Thanks!
Gary

February 17th, 2010
2:19 pm

I found your article very interesting, especially after being a victim of this Adwords banning (as they put it: “your URL has been banned from Adwords for life”). So that brings up my question and point…

You mention in this article that this is mostly automated, so the question is can you ever get unbanned? I assume that once your reach this banning point, your URL goes onto a list and that is YOUR algorithm (basically, don’t allow advertising, period).

And after I read your suggestions, I do feel that things like content, duplicate content, history, etc. were not reasons for my banning. I agree that promoting negative option offers are bad, but in my case, being an affiliate in a home biz space itself may have been enough to get my ban.

Whatever the case, it is still a mystery to me and I’ve learned to not rely on Adwords for a majority of my traffic, but I think your points and comments are right now! cheers…matt

February 17th, 2010
3:15 pm

@Ian – When i switch out my content, i replace all of it. Basically – i show my content writer the page and tell them to say the same thing, in a different way, then i go and make my nitpick adjustments. I will note that most often people just copy your MAIN page, I never really rewrite my articles.

Google in general hates email submits. I would recommend Yahoo for something like that. As for IFraming, not only is it frowned upon, but some offers tracking incorrectly with IFrames.

-Ryan

February 17th, 2010
8:39 pm

@Gary – Match types are considered different words in the eyes of Google. For example “weight loss” phrase is not the same as [weight loss] exact.

Now remember the reasoning behind this – the REAL reason why it’s good to keep you adgroups under 25 words is because all words in that ad group can effect eachother. So the more kws you have in an adgroup, the more likely there is an under performing keyword and it negatively effects your well performing keywords. So yea, you can have 30, but its not recommended.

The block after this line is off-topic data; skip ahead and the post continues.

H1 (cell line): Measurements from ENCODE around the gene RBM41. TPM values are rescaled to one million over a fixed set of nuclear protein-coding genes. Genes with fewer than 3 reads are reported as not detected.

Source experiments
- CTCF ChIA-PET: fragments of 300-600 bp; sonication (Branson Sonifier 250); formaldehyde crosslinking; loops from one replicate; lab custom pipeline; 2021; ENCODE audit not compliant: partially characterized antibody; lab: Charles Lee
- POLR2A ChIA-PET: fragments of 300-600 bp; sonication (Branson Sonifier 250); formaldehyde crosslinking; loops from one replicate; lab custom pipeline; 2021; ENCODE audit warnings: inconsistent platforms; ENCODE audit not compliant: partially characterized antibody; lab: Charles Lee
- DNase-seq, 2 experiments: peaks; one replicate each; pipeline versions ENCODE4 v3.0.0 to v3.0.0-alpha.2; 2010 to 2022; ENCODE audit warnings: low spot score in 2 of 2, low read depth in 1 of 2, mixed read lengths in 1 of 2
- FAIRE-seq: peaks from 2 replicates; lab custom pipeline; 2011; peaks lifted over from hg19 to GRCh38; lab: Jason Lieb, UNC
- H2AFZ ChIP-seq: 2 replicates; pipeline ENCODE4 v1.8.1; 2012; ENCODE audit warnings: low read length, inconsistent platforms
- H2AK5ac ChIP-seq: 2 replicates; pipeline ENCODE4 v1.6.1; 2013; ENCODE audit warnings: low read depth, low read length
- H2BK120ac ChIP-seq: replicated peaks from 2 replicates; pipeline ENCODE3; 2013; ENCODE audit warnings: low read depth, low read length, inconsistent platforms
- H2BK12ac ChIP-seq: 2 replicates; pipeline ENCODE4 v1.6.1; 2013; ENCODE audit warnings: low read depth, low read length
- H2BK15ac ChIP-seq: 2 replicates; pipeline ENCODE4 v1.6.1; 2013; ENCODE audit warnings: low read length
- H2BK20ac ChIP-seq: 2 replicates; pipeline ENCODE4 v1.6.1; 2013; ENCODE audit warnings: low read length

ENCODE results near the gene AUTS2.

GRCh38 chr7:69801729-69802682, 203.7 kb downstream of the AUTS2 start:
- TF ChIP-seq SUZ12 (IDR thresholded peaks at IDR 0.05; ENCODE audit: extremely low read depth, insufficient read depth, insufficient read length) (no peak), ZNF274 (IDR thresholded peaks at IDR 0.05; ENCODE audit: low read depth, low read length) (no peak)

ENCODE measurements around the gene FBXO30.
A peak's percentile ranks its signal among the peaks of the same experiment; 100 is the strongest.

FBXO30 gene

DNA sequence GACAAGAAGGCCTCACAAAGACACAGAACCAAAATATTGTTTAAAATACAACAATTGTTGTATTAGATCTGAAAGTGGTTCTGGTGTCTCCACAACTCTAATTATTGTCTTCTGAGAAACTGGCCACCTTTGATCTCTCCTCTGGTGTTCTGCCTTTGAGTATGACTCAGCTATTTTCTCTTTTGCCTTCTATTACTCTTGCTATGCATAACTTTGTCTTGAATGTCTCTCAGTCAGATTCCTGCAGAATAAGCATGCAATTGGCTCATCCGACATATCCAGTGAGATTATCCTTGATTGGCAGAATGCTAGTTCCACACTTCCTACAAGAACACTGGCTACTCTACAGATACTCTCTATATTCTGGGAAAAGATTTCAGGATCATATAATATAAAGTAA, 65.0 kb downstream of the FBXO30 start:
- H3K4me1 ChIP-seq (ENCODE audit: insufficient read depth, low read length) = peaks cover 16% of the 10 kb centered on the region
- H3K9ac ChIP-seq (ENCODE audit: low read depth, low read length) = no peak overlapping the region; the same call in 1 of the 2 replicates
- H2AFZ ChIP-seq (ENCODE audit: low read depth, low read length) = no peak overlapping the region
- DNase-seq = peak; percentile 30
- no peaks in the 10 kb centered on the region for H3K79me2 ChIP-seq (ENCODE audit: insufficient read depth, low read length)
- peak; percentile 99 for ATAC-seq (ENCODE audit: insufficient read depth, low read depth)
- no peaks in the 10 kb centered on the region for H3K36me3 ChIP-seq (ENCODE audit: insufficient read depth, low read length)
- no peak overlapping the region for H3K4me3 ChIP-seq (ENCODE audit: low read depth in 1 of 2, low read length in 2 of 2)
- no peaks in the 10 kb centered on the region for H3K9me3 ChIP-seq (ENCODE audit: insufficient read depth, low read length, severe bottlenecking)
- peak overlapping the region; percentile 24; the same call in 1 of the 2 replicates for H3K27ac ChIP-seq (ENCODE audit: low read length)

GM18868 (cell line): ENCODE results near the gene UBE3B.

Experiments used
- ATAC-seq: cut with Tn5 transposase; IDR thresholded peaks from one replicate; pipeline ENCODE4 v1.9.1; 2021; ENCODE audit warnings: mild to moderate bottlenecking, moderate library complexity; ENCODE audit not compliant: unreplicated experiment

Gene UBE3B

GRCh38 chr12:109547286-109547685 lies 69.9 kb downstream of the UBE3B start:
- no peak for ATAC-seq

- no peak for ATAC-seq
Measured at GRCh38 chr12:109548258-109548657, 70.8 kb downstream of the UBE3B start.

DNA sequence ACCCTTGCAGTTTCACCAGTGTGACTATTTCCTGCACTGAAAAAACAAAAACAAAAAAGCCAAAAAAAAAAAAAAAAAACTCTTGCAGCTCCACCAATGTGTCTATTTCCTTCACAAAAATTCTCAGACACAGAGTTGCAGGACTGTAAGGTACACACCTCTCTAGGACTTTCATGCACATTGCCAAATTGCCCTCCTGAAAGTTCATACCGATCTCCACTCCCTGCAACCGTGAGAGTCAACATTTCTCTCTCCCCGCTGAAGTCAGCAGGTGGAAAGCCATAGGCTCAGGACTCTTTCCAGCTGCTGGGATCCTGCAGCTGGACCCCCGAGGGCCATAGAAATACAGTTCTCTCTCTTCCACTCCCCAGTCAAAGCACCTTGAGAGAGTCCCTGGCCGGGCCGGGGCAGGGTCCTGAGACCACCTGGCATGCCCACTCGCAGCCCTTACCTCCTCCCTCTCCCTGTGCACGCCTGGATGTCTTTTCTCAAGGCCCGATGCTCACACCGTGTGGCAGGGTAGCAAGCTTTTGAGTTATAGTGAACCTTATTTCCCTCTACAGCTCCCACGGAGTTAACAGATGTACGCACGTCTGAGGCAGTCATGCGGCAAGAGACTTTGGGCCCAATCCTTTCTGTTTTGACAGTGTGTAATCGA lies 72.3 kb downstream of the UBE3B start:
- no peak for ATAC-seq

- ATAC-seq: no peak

For match types – what I normally do is develop my KW list, then seperate adgroups into match types. Ex: Broad1, Phrase1, Exact1 as my adgroups. It works like a charm. I also know alot of people like to have a new adgroup for each keyword with its match type. So [Weightloss] “weightloss” and weightloss would 1 adgroup.

-Ryan

February 17th, 2010
8:47 pm

@Matthew – The whole reason Google started banning masss affiliates in the first place was because of Bizopps :)

February 17th, 2010
8:49 pm

Awesome write-up!

One thing that stuck out to me is the whole “we’ll slap BOTH of you if somebody steals your content”. Doesn’t seem fair? Think it’s because they cant tell who the originators are?

I guess if you want to take your competitors out this way, you only put your account in danger. Still, I wonder what the best plans of defense are? LPLockdown?

Garrett
February 18th, 2010
9:36 pm

What do you mean by have 20-30 articles? All on the same one page lander, or links to articles?

M
February 20th, 2010
1:31 pm

Great article, thank you. You mentioned that you do mentoring in your article, can you tell us more about that? How would I become a student?

February 20th, 2010
2:53 pm